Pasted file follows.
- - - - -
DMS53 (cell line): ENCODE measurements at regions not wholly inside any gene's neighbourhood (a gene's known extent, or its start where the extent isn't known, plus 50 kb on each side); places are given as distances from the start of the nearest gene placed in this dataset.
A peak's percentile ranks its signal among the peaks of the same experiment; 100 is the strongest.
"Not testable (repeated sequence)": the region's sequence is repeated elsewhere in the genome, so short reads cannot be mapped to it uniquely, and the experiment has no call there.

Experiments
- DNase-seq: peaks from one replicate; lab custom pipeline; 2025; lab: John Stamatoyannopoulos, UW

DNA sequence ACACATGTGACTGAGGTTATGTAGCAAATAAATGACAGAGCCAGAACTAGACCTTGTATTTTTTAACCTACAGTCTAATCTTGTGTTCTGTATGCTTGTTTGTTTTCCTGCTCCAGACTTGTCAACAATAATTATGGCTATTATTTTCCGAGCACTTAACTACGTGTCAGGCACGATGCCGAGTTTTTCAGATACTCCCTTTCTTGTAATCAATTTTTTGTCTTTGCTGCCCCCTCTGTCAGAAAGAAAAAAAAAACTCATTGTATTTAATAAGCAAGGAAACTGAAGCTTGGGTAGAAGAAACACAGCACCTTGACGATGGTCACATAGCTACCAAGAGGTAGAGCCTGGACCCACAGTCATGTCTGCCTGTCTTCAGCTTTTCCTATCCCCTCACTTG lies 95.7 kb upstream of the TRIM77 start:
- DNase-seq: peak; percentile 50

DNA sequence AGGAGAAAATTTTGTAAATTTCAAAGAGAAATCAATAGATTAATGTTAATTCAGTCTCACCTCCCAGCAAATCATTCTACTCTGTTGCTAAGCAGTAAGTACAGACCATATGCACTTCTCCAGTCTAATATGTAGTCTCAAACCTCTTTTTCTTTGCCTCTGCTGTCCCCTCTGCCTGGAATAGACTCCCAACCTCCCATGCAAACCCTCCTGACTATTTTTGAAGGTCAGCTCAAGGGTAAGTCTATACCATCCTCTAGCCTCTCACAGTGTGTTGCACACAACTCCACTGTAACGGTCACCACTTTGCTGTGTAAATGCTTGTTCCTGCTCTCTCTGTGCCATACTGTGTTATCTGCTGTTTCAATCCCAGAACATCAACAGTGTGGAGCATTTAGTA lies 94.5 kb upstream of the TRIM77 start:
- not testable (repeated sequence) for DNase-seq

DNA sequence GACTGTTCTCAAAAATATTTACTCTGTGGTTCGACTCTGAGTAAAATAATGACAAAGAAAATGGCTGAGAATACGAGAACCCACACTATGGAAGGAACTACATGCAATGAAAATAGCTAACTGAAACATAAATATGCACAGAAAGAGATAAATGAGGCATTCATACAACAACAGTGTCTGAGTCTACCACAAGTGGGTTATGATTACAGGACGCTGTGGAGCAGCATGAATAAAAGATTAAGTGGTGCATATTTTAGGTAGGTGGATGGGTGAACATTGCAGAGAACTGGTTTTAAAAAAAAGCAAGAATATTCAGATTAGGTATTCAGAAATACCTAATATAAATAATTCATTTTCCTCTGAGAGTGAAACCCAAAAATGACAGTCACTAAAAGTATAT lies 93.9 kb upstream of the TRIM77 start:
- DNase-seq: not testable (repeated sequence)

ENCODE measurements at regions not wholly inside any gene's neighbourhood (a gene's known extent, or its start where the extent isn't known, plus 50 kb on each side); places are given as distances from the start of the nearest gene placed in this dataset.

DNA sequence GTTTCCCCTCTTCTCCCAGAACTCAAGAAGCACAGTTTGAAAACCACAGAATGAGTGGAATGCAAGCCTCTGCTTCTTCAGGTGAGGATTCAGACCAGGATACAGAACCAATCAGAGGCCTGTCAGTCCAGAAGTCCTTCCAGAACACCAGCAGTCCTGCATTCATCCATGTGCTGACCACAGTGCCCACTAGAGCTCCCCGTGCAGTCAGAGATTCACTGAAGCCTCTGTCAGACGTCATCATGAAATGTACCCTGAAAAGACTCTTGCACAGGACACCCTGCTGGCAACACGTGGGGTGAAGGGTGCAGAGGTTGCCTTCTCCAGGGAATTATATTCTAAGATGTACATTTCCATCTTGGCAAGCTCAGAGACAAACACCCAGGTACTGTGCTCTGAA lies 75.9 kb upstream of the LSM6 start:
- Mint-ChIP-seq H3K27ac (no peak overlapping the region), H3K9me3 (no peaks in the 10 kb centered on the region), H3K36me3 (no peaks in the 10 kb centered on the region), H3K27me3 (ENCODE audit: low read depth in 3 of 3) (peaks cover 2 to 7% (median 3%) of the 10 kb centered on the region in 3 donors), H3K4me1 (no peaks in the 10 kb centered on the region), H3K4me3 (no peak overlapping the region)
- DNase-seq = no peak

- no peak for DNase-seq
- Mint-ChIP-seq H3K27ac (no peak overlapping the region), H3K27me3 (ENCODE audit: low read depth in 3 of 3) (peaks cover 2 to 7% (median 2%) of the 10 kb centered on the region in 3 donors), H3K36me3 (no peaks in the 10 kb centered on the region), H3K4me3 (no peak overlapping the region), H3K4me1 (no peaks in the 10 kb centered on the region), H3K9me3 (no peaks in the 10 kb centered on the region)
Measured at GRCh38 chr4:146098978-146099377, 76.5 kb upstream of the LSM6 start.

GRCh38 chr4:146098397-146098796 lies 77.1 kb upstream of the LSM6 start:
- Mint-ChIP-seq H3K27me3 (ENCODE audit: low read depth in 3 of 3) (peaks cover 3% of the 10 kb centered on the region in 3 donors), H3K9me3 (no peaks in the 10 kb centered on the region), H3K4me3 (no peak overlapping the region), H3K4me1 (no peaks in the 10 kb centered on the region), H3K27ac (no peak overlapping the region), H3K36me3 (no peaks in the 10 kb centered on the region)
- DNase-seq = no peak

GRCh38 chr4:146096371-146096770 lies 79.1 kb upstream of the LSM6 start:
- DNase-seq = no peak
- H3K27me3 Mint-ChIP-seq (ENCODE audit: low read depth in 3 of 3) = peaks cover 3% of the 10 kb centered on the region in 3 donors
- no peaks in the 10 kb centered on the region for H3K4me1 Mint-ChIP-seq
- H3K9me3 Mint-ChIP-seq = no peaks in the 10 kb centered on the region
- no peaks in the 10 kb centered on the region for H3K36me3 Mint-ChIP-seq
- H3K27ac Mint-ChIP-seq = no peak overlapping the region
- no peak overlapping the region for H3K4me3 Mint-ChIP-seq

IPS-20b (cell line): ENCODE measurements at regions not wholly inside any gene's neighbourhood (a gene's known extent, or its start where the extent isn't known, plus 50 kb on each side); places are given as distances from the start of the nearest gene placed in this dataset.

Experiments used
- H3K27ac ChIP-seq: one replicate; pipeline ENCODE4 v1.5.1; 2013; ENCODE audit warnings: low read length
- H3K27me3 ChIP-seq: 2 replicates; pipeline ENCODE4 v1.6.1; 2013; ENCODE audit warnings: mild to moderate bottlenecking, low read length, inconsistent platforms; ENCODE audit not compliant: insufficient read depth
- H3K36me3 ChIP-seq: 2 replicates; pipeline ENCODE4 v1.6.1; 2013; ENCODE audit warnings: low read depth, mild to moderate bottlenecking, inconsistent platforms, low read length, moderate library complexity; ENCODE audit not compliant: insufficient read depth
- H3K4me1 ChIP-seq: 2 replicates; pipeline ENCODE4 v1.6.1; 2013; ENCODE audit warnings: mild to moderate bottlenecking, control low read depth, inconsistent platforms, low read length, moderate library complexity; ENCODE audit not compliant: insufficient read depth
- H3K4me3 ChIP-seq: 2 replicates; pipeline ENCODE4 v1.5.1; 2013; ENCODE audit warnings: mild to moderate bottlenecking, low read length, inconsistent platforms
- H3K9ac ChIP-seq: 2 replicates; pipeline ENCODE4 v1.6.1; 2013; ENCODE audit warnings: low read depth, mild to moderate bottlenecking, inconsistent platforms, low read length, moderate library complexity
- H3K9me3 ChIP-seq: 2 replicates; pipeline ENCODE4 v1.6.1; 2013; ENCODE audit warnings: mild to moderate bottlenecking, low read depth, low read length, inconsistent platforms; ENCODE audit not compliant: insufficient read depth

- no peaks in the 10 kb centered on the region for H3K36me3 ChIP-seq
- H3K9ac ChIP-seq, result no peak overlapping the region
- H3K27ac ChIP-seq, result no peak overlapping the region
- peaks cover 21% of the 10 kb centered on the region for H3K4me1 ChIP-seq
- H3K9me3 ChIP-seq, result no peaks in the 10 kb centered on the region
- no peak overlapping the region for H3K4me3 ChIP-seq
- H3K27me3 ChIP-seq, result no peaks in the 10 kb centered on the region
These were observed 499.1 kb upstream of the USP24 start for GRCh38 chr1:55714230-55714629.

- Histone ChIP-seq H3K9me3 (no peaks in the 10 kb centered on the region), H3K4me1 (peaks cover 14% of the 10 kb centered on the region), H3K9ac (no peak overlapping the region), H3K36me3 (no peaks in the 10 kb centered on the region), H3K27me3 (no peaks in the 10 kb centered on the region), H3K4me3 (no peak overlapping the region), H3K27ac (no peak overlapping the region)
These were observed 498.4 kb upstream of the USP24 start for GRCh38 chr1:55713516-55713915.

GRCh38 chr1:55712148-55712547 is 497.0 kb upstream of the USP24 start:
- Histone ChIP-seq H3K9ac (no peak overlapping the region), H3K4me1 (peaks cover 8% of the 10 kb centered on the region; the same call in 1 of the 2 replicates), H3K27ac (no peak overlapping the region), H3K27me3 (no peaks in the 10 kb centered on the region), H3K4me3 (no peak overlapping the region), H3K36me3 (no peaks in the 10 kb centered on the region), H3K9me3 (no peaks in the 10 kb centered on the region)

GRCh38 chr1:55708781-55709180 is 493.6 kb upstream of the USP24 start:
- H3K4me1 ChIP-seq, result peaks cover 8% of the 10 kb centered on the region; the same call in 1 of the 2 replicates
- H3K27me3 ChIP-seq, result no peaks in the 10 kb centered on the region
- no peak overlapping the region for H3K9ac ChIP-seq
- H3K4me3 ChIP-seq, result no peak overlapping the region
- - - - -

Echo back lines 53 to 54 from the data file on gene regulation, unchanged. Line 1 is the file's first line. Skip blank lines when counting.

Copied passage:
- H3K27me3 ChIP-seq, result no peaks in the 10 kb centered on the region
- no peak overlapping the region for H3K9ac ChIP-seq